I’ve yet to meet someone who says, “I have oodles of discretionary time.” Rather, most of the professionals I work with struggle to get everything on their overflowing “to-do list” done. When we do the work to identify what success means for them, they are sometimes confronted with the reality that there is dissonance between what their day-to-day looks like and what they would want it to be.
This dissonance can feel quite discouraging when faced with the reality of the current situation. They look at their already overbooked calendar and are confronted by the fact that they have no time to begin to move in the direction of their vision. Often, I hear one of two responses. The first is resignation, “I’m stuck.” The second is a calculation, which comes in the form of, “I’d have to quit everything and start over” or “I’ll have to wait until I retire.” Fortunately, there is another way. I call these micro-experiments, small shifts you can make to begin to build momentum.
This may begin with finding 1 hour a week. This could be one meeting that you can decline or delegate to someone else. This might be a task that can be deferred or delegated. This may be a matter of organizing your work in a different way. In any event, we’re looking for 1 hour that you can dedicate to furthering your vision for your life.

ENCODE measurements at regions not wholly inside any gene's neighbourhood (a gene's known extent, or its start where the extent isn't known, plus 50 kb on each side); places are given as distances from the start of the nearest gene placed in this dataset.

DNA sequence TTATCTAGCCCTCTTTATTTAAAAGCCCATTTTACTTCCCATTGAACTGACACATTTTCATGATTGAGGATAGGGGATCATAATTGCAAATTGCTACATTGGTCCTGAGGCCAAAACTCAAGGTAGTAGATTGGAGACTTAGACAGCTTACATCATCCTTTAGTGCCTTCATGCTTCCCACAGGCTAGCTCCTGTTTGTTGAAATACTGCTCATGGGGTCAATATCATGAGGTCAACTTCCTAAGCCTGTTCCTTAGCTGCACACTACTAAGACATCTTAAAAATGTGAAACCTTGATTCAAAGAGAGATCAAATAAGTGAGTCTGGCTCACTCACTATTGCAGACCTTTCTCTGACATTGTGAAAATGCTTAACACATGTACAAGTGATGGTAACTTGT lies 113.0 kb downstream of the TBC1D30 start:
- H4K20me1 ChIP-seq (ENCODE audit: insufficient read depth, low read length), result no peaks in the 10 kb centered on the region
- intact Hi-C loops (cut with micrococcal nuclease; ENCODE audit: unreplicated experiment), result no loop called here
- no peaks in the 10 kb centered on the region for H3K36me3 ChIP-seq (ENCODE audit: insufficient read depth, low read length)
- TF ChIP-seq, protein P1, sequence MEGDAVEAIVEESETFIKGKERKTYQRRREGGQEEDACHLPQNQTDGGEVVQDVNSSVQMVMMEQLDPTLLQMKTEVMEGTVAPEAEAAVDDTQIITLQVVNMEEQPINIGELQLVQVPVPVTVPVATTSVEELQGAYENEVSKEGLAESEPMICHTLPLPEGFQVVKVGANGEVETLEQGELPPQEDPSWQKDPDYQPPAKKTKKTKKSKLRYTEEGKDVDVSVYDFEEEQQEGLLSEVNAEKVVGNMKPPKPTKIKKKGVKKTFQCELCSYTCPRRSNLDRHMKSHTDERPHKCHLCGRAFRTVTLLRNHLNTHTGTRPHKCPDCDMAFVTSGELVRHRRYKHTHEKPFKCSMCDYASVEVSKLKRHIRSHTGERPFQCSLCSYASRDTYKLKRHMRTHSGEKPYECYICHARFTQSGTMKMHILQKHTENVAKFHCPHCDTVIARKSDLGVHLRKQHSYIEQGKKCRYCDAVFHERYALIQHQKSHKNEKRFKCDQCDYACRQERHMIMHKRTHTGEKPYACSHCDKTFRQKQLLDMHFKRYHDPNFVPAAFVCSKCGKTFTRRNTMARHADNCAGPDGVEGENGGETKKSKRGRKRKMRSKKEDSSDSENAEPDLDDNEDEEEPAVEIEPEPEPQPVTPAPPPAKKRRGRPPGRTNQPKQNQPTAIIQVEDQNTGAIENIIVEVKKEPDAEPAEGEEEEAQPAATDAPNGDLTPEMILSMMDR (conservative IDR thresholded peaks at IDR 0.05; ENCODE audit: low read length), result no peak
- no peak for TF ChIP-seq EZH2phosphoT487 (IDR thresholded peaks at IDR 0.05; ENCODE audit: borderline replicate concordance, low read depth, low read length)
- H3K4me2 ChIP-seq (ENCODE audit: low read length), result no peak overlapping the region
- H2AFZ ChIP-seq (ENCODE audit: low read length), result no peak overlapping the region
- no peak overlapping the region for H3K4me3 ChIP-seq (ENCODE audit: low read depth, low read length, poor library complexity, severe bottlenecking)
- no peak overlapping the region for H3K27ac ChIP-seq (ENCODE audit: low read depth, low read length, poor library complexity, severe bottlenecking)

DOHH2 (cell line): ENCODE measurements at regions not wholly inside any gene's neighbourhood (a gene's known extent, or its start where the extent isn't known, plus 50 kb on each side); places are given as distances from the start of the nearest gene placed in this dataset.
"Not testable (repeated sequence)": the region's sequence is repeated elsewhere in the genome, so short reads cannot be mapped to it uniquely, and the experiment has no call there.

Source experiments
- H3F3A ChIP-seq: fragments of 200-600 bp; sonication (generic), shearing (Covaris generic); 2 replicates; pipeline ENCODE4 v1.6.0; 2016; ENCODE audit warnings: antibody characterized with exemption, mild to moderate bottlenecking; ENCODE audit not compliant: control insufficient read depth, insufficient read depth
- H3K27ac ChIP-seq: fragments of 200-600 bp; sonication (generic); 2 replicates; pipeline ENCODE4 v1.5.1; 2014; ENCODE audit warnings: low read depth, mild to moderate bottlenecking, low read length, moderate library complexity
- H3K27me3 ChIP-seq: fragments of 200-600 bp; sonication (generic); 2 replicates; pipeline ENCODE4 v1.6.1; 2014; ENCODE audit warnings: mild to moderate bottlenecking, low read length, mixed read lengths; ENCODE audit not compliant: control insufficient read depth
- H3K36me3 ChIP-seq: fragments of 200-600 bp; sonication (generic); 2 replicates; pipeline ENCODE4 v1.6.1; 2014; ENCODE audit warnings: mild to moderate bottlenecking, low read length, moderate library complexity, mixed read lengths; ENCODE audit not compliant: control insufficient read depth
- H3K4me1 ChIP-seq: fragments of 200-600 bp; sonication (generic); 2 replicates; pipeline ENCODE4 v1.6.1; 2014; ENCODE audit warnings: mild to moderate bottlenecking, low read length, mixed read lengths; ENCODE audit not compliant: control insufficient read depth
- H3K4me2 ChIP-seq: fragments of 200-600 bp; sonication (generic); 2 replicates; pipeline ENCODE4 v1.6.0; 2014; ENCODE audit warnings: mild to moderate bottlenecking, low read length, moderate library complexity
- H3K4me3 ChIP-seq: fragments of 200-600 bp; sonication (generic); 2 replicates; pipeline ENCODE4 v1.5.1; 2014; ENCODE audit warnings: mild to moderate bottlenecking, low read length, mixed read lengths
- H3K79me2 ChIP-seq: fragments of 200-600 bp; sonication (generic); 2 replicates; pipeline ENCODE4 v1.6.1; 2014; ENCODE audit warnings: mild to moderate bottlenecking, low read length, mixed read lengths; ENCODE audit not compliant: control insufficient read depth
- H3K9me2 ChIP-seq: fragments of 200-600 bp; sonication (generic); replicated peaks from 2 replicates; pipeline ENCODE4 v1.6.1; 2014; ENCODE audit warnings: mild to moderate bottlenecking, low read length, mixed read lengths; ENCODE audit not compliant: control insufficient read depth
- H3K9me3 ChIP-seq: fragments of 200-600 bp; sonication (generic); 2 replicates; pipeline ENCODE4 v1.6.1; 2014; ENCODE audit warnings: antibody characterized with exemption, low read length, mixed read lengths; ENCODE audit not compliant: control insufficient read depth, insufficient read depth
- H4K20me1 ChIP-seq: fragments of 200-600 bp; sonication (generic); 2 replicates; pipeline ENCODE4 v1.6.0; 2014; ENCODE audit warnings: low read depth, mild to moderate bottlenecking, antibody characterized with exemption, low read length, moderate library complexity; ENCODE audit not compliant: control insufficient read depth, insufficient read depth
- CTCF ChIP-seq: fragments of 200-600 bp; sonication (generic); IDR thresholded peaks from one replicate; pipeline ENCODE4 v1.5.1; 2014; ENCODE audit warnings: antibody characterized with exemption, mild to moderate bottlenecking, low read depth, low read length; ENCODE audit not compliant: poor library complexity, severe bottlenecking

What kinds of things have my clients used that hour for?
- Working toward a professional certification
- Volunteering for a cause that is important to them
- Exploring a side hustle
- Writing a book
Each of these examples were long-held dreams that these individuals thought had to wait until they no longer had such significant responsibilities. But, by making these a priority — even just for an hour a week — three things happened. First, they regained a sense of authorship, an understanding that they could make progress toward their goals right now. Second, this small investment in their goals gave them a big return when it came to the energy that they found themselves bringing to their work. And, finally, in many cases, they were able to build momentum, expanding beyond 1 hour a week as time went on.
Important to this practice is to schedule this time on your calendar. Make an appointment with yourself and treat it as sacred as the other important meetings that fill your day. This is your commitment to yourself. Some of my clients choose to schedule it for the first thing Monday morning to set their week off on the right foot. Others schedule it for midday Wednesday as a way to reset and reinvigorate for the rest of the week. And yet others schedule it for the end of the day on Friday, their way of closing out the work week and moving into the weekend. It may take a bit of trial and error to find the day/time that works best for you.
I’m looking forward to hearing how you’ve carved out your hour and what you are using it for.